Monhegan Island is located 10 miles south of Port Clyde, Maine, In the Atlantic Ocean.
Beaming a flashing white light into the cold North Atlantic waters every 15 seconds, the granite lighthouse structure itself is 150 years old.
The original Monhegan Island station was established here in 1824 and the current granite lighthouse received approval for funding and construction in 1850. The United States Coast Guard automated the light in 1955, and the lighthouse now has a solar powered VRB-25 acrylic lens. The old keepers house, oil house and some assorted storage and animal structures still stand here.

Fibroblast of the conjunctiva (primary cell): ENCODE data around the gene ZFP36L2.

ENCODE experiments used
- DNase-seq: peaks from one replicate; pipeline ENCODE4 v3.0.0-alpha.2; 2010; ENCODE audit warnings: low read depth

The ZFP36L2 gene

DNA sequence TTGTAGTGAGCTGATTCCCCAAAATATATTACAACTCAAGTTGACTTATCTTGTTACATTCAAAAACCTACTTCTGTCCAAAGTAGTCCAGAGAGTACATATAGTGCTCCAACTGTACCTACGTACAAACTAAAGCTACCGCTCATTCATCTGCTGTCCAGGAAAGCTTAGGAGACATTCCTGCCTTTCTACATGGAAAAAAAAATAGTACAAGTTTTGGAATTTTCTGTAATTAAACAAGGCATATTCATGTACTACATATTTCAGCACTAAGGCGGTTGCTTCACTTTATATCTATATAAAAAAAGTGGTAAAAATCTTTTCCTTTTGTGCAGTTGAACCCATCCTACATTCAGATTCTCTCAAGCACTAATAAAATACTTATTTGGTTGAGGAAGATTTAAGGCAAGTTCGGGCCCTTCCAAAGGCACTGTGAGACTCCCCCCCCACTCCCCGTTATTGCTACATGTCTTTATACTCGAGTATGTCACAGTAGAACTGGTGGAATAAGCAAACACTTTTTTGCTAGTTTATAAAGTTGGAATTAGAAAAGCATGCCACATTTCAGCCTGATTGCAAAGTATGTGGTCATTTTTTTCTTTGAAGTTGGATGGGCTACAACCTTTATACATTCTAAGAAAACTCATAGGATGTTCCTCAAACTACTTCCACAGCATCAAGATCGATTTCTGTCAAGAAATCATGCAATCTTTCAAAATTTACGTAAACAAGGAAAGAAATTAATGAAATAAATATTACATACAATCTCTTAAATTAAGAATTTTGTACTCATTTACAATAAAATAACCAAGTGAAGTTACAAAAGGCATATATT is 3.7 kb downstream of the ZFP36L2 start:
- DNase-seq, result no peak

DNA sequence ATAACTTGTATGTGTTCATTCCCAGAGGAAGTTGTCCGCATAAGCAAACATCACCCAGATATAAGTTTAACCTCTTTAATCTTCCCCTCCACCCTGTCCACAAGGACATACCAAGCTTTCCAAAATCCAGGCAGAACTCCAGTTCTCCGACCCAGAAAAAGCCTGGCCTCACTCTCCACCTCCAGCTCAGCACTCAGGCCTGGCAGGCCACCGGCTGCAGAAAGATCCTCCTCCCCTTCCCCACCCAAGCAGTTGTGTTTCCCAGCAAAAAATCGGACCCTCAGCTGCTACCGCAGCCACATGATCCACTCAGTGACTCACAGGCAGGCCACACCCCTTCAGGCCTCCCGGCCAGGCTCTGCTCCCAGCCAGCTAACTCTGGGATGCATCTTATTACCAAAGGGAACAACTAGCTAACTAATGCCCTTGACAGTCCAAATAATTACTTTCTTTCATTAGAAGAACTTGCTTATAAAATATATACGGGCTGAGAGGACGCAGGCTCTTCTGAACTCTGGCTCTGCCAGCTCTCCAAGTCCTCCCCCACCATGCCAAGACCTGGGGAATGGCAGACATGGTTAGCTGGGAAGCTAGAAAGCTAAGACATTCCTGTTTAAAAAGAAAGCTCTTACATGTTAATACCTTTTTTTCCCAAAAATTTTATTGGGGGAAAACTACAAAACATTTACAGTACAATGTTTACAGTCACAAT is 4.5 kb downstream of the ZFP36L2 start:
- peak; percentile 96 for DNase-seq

Monhegan Island is rough, rugged and exposed. The only protection you will find here is in the lee of Manana Island on the west side of the island. As with all Maine Island, give a wide berth to all points and rock outcroppings and pay special attention to all aids to navigation.
The small harbor here carries 15- to 50-foot depths. The harbor is open to the south and can get quite rough. Anchoring is permitted, but it is best to arrange to a tie-up on one of the town-administered moorings. Thirty-minute tie-ups are allowed at the town dock, but your vessel cannot be left unattended at anytime.
The surrounding grounds and a museum in the light keeper’s house are open for tours to the public. The museum is open during the summer season from July 1 through September, from 11:30 a.m. to 3:30 p.m